Motivating Volunteer Organizations
Excerpts from "It Takes an Individual, Building Effective Grass Roots Communities"
Why is it so difficult to get volunteer organizations to accomplish things?
The good news with volunteer organizations is that the members want to belong. Unfortunately, they do not always know what to do. In this paper we focus on three specific activities and try to set some guidelines for managing volunteer communities: Impact, Management and Frequency.
Impact: Since they are not being paid, impact must be made obvious. Volunteers join business organizations because they believe in the organization and want to have an impact. The fact that they agreed to give you their time in and of itself can be counted as a success. However, without the right motivation, many will drift away or even become bitter about the experience.
Following five simple steps help ensure that volunteers get back more than they put in.
- Set Objectives. What is the purpose of the organization?
- Define success. How will we know if we have succeeded?
- Create metrics. Can benchmarks be set for achievements?
- Publish results. Who needs to know what we have done?
- Discuss implications. Where can the process be improved?
Management: Volunteers are not employees or subordinates. Most will not respond well to edict or demands. The stronger the original motivation or opportunity for impact, the greater the need for leadership. Unmet expectations will fester and build resentment if not addressed. Management actions that absolutely destroy motivation are unilateralism, judgments, threats, strictness and impatience. In short, volunteers need leaders, not bosses or managers. Consider the following recommendations for managing motivation.
- Lighten up. Although serious about our motives and goals for participation in an organization, most of us have enough stress and negative input from our day jobs. Consider what you can do to make the process a bit more fun. Like a tragically flawed Greek God, don't accomplish miracles but alienate the team. The process is as important as the result.
- Facilitate. Brad Spencer, Managing Partner of Spencer Shenk Capers and Associates ( www.ssca.com ), points out that out of the six dominant personalities, only one like to be told what to do. Chances are your volunteer is not part of that small segment of the population. As a leader, know your team, learn what they want to accomplish, and remove obstacles for them. Block for them and let them score the goal.
- Reward. Compensation is usually a combination of carrots and sticks. In a volunteer organization, sticks almost never work. A colleague of mine running a dot com company once commented to me that he had to learn a whole new set of management techniques to run his company because even the secretary was a millionaire (on paper). What can a leader do in an environment where the usual management tools of despotism and fear don't apply?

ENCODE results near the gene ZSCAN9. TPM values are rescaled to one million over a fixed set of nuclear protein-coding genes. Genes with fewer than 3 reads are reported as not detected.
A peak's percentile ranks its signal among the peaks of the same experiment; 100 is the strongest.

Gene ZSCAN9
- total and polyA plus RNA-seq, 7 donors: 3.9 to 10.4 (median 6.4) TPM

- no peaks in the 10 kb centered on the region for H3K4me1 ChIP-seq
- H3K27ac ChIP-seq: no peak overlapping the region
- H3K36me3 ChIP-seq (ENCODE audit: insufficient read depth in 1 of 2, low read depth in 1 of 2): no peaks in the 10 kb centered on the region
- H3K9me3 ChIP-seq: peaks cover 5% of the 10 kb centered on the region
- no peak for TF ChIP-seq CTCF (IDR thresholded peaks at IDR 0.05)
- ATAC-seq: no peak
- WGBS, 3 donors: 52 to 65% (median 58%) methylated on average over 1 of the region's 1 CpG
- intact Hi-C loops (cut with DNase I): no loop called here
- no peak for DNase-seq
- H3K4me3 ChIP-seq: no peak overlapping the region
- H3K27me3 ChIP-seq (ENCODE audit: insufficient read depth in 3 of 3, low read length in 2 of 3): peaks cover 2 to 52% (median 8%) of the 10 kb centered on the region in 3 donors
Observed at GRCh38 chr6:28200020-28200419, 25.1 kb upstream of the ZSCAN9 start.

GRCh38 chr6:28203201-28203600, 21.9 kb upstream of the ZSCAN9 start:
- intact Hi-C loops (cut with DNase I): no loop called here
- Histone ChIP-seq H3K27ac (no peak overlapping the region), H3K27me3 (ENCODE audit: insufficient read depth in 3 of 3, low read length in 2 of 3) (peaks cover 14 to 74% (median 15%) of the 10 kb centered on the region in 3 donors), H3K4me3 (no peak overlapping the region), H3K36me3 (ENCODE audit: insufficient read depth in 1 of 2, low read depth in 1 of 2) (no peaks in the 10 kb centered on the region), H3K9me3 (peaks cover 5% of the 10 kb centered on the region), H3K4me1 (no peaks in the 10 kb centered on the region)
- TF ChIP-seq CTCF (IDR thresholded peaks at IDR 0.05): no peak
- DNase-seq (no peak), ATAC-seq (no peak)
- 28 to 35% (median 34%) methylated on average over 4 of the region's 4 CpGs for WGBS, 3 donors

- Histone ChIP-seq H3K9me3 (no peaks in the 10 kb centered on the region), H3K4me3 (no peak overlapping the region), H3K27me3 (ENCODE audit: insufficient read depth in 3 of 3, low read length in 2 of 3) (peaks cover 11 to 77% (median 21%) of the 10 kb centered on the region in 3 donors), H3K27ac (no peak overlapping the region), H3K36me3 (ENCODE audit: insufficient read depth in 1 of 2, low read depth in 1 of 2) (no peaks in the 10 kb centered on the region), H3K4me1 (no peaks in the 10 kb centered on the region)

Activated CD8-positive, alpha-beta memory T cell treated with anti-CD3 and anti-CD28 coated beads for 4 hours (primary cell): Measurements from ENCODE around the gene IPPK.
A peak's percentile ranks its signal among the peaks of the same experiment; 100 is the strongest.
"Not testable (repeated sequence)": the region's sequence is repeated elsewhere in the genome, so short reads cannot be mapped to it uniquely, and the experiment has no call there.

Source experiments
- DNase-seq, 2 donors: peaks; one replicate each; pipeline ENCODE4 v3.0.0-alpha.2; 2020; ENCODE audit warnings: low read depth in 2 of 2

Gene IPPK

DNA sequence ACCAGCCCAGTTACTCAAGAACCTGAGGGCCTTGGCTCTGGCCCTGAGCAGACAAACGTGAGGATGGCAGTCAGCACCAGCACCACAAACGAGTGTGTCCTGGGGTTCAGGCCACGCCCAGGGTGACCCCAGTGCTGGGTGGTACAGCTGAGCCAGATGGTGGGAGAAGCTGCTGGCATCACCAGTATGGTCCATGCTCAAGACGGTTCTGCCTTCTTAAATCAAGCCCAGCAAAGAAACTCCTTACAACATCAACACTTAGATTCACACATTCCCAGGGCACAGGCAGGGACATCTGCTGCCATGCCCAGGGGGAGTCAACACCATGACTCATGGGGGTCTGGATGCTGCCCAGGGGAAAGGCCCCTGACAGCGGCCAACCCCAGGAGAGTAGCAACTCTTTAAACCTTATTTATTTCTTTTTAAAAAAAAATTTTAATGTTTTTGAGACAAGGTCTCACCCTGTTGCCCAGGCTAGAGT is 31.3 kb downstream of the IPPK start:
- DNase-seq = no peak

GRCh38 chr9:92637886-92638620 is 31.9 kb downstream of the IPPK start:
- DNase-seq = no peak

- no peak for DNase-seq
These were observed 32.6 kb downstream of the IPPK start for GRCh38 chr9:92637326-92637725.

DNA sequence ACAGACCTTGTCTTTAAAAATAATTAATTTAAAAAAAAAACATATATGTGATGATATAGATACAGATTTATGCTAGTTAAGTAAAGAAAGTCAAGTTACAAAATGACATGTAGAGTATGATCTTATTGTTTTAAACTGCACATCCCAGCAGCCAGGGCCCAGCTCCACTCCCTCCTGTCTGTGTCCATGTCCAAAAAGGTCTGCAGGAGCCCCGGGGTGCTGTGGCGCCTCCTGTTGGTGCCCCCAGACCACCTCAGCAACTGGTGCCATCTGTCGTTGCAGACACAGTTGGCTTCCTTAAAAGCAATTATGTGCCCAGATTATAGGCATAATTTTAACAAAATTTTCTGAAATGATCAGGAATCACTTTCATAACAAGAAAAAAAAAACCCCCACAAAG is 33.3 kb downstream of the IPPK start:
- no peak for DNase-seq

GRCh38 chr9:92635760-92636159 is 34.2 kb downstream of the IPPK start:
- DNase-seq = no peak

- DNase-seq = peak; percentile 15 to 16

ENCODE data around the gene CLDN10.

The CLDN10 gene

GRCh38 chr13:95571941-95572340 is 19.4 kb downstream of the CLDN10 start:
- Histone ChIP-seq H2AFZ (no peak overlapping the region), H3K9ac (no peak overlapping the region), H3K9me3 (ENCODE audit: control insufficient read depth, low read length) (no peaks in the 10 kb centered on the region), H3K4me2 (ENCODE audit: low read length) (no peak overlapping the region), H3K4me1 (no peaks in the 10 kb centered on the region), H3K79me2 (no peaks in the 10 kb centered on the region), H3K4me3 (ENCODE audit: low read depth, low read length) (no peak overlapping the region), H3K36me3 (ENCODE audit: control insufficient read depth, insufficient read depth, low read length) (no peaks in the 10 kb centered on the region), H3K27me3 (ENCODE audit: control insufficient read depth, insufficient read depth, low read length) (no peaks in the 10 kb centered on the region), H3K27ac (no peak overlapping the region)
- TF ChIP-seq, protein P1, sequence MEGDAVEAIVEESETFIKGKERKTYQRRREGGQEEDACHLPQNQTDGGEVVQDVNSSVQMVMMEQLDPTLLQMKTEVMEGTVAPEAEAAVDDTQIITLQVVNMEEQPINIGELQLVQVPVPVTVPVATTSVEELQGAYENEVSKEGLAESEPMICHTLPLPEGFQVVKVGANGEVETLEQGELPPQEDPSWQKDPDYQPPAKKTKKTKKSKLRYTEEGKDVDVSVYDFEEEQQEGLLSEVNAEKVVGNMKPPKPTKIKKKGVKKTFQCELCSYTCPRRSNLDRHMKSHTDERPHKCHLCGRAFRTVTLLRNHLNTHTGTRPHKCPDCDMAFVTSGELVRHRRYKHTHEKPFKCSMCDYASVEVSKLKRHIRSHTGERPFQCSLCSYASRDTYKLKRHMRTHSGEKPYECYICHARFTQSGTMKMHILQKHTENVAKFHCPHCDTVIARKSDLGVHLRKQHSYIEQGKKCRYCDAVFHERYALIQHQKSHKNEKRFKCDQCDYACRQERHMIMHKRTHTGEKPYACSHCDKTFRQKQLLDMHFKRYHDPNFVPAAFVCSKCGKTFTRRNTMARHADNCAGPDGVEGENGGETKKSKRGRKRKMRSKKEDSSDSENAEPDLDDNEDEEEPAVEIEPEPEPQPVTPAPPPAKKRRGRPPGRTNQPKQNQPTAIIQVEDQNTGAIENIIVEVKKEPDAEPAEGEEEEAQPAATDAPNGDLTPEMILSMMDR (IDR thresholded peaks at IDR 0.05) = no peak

- Give Clarity. Let everyone know what success is by setting clear objectives. When you track and log accomplishments, you can motivate long lasting commitment.
- Opportunity. Every member of an organization needs a job. Community building is not a spectator sport. Each member gets out of the organization only what they put in. If they have no active role, they are wasting their own time and yours.
Frequency: Just as positive user experiences build brands (versus advertising), frequent interaction with volunteers builds community. Each positive interaction creates trust, respect and interdependence. Opportunities for interaction are myriad. E-mail, training, web chats, phone calls. Every contact can be quality contact. Remember, if it takes only three weeks to create a habit, your volunteer can habitually forget about you in just 21 days.
Assuming that your community already has members, motivational issues are critical. Problems arise when the objectives are not clear, members are not active and communication is too infrequent. Motivating volunteers is not about morale, but rather about interaction.
Scott Karren is the CEO of Channel Ventures, a specialized consulting firm that works with vendors and partners to build profitable channels. Mr. Karren has led his companies to successfully complete over 1,000 channel projects impacting over $150B of channel revenue.